CD: Well, I am not going to be doing the Somtow piece because I had no time to get to it, but I have already worked with Ellen and Delia and it was great. They both provided two wonderful stories that ran in the back of A Distant Soil and they inspired some of my best illustration work ever. It went over so well that the writer of The Complete Tolkien Sourcebook wanted me to do the illustrations in that style for his book. Also, the short story by Delia Sherman entitled The Tragedy of King Alexander the Stag ended up being a prequel to their (Ellen and Deliaís) new novel, The Fall of the Kings. I really love my pencil illustration style and am very excited to be getting more work in that venue.
I ended up running about a half dozen of those stories, including a two-parter with Jan Strand that I especially liked.
SF: Final one, because I'm starting to feel guilty about keeping you away from your piling-up workload! (although I have about ten more things I'd like to ask). What's coming up? Any beans you'd like to spill on upcoming projects? Any news or hints on Reign of the Zodiac? And when do you rest??
CD: Actually, you know everything definite that is on my plate right now. I am continuing A Distant Soil in my (ha-ha) spare time, as you may imagine, and plan a new trade at the end of the year.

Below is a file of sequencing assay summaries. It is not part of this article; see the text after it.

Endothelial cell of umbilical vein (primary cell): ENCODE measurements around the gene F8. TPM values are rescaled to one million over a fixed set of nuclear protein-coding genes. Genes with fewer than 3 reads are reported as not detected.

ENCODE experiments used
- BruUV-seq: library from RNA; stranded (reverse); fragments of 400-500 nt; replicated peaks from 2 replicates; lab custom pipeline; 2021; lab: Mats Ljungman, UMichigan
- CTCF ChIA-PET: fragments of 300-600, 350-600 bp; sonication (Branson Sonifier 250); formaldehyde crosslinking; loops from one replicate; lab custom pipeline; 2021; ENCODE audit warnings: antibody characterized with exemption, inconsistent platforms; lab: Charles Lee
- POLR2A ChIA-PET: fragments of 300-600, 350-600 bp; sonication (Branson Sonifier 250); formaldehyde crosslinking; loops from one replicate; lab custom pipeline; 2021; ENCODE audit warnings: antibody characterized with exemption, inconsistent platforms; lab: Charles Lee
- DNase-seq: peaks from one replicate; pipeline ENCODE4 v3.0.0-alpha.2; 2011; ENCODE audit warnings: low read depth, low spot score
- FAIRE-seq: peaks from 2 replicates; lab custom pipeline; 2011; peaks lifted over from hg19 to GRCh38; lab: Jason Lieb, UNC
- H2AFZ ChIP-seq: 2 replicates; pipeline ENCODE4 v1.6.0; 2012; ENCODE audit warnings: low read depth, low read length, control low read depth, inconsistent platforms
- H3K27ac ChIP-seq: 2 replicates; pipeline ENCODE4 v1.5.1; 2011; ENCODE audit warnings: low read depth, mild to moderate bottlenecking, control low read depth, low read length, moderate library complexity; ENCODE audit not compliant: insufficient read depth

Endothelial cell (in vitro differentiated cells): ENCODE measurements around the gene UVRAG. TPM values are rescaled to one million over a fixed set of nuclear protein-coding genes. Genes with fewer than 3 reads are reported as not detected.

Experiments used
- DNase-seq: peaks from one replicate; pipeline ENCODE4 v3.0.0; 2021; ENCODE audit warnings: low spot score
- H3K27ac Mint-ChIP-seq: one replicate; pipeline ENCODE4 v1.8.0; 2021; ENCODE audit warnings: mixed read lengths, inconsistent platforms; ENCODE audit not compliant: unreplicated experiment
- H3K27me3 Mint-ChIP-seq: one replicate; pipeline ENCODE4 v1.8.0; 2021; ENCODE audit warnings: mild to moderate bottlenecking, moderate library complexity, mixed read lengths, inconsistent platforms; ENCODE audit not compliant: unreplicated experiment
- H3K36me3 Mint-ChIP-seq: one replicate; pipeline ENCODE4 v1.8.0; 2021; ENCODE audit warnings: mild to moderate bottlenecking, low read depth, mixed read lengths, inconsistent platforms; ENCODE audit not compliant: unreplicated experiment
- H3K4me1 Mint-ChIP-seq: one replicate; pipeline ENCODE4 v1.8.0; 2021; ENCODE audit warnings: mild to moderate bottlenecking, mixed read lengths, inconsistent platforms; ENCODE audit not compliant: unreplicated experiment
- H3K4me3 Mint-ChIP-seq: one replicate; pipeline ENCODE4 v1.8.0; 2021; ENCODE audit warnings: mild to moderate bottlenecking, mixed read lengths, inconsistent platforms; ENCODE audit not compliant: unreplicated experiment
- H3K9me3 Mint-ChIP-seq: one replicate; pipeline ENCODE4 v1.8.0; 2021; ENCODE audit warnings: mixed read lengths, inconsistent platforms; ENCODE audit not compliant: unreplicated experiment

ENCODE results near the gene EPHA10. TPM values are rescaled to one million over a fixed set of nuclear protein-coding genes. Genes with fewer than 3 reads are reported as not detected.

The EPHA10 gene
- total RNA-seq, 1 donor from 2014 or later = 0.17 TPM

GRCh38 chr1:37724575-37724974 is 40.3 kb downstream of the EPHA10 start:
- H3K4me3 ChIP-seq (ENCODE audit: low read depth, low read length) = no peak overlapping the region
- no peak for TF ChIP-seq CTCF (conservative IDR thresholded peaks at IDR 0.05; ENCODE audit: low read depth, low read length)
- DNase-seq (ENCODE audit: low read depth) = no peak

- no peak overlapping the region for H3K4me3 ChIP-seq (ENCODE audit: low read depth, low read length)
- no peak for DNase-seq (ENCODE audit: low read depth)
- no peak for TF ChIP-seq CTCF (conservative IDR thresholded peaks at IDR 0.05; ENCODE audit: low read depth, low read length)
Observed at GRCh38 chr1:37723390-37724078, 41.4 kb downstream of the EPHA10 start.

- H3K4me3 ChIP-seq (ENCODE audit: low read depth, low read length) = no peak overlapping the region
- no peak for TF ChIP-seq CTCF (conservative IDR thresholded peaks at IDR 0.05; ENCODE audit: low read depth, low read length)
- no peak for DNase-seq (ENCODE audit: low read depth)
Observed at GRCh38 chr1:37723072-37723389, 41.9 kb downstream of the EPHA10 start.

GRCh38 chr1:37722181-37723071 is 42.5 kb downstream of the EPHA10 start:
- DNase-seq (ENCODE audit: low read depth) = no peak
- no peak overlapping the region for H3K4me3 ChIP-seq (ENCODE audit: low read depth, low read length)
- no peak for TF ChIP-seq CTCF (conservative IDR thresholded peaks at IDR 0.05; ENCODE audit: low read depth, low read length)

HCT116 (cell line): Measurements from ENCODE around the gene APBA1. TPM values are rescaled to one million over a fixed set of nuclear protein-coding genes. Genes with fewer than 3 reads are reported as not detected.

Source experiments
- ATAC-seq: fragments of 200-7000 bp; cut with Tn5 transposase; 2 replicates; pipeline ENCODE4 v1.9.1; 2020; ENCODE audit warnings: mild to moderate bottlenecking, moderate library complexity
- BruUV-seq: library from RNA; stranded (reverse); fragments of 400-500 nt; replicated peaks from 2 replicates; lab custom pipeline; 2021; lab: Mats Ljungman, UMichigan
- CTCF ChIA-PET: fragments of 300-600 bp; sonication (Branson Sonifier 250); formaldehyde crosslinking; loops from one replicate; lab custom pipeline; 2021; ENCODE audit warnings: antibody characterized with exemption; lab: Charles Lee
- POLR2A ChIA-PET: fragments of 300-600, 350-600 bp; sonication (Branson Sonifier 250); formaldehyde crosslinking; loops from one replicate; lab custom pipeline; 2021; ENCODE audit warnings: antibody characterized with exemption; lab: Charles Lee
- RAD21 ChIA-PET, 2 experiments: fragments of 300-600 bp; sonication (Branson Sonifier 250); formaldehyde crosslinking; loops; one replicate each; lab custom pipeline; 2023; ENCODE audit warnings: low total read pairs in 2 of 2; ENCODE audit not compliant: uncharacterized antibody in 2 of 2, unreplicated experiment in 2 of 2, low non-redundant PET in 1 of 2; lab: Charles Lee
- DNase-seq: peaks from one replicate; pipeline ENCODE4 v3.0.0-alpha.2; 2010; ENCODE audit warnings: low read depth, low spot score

Reign of the Zodiac premieres in July.
I am discussing mucho movie work with this studio and that, but you know Hollywood. Nothing is definite. There is interest in me as conceptual artist for various fantasy films. Frankly, they would have to be able to pay me a lot, not only to tempt me to give up the work I am now doing, but to induce me to move to California. Iíd move to New Zealand for Lord of the Rings, but not just for any project.
I do not rest at all. My big blowout vacation was a trip to the Oscar party for The Lord of the Rings, sponsored by WETA and www.theonering.net, but aside from that, forget it. I show seven day work weeks until July. I am desperate to finish everything before San Diego, because if I go without a few days rest, I am going to look like death eating a cracker.
SF: Thank you Colleen Doran, for your patience and time and for a great interview.